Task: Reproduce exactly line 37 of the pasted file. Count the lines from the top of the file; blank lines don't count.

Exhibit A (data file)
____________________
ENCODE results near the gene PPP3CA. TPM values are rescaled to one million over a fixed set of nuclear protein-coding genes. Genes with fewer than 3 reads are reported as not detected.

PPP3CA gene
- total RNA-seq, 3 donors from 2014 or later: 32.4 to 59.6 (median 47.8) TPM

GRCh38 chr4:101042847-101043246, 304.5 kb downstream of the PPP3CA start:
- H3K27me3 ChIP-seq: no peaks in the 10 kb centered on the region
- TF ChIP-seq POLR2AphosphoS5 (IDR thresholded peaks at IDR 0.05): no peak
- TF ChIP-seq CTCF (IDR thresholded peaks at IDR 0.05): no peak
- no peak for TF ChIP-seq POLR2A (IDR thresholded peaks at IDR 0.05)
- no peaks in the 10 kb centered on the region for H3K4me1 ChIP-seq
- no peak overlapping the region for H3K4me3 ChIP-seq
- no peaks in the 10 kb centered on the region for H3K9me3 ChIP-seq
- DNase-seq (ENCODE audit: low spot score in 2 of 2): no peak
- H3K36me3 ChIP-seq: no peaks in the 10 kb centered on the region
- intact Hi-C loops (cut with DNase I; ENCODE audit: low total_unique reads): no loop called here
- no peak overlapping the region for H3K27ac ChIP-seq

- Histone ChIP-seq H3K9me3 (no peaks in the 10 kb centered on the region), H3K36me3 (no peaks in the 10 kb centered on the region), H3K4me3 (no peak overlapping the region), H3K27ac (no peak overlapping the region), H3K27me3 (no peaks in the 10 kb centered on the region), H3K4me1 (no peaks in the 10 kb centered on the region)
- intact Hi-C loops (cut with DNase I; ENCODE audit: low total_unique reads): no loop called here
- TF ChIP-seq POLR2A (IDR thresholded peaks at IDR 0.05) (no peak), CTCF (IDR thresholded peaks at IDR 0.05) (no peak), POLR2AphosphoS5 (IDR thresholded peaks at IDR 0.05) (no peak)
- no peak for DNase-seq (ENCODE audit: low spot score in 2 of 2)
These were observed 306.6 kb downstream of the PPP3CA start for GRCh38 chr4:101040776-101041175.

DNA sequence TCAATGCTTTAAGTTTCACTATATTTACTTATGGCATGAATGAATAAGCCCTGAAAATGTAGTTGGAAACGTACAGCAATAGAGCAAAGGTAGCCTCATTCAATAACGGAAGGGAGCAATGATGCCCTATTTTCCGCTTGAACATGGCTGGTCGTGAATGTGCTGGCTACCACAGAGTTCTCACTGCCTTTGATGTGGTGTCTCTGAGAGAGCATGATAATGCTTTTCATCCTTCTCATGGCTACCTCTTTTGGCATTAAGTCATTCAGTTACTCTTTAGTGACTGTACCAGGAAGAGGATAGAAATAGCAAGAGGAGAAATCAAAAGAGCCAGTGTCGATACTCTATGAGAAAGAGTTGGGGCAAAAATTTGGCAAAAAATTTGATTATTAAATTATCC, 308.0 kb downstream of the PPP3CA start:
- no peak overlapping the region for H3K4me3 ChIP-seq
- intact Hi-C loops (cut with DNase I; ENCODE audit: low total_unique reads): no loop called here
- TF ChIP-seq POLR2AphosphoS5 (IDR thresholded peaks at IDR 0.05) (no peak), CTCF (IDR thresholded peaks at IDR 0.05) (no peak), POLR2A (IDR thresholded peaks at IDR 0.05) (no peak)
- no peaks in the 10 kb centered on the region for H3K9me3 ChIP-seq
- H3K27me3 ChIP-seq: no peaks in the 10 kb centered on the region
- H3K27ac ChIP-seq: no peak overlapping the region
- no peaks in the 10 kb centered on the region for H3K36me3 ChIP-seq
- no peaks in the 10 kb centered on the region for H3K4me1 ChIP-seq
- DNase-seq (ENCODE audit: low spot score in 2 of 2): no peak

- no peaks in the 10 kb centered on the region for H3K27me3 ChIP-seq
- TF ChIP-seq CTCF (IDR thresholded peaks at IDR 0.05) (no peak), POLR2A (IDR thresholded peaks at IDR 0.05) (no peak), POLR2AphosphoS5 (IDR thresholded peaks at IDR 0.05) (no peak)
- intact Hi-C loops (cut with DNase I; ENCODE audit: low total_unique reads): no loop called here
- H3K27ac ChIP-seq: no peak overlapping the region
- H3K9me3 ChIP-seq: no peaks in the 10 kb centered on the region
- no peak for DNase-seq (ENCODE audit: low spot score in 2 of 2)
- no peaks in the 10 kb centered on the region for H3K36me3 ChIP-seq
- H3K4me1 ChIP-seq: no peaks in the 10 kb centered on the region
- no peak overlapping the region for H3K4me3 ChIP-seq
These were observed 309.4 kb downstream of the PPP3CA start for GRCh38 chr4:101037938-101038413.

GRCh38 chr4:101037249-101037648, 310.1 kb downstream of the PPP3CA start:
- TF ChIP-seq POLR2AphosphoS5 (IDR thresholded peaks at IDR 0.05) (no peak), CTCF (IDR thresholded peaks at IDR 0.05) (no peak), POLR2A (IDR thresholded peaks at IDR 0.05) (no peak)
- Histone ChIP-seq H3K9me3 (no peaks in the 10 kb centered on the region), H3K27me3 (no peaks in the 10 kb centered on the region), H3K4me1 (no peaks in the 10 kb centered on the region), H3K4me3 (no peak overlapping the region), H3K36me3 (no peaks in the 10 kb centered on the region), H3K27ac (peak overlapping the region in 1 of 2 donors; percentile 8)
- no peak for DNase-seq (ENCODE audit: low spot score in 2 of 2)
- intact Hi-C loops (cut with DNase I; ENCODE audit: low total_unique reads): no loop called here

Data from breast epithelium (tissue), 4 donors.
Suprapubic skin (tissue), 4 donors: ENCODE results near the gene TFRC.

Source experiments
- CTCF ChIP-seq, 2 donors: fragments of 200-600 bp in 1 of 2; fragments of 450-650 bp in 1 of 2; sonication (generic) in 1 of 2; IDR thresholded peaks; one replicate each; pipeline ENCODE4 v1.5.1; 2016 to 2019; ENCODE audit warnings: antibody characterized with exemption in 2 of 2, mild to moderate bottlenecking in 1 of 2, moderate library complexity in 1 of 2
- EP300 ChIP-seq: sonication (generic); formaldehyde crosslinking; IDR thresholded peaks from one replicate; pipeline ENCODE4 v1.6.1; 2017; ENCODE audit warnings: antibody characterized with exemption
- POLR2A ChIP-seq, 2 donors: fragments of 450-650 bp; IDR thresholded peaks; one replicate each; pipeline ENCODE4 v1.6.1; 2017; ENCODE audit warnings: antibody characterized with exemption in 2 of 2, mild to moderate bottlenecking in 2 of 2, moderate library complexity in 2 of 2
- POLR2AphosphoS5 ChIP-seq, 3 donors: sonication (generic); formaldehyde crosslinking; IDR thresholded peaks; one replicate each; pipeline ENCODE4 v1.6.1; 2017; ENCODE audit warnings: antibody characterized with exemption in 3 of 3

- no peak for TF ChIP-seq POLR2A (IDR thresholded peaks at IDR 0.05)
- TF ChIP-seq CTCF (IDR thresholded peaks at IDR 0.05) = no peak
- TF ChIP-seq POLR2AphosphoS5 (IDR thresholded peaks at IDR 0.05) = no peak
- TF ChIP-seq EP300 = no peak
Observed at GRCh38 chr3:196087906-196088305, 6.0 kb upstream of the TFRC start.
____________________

- no peaks in the 10 kb centered on the region for H3K36me3 ChIP-seq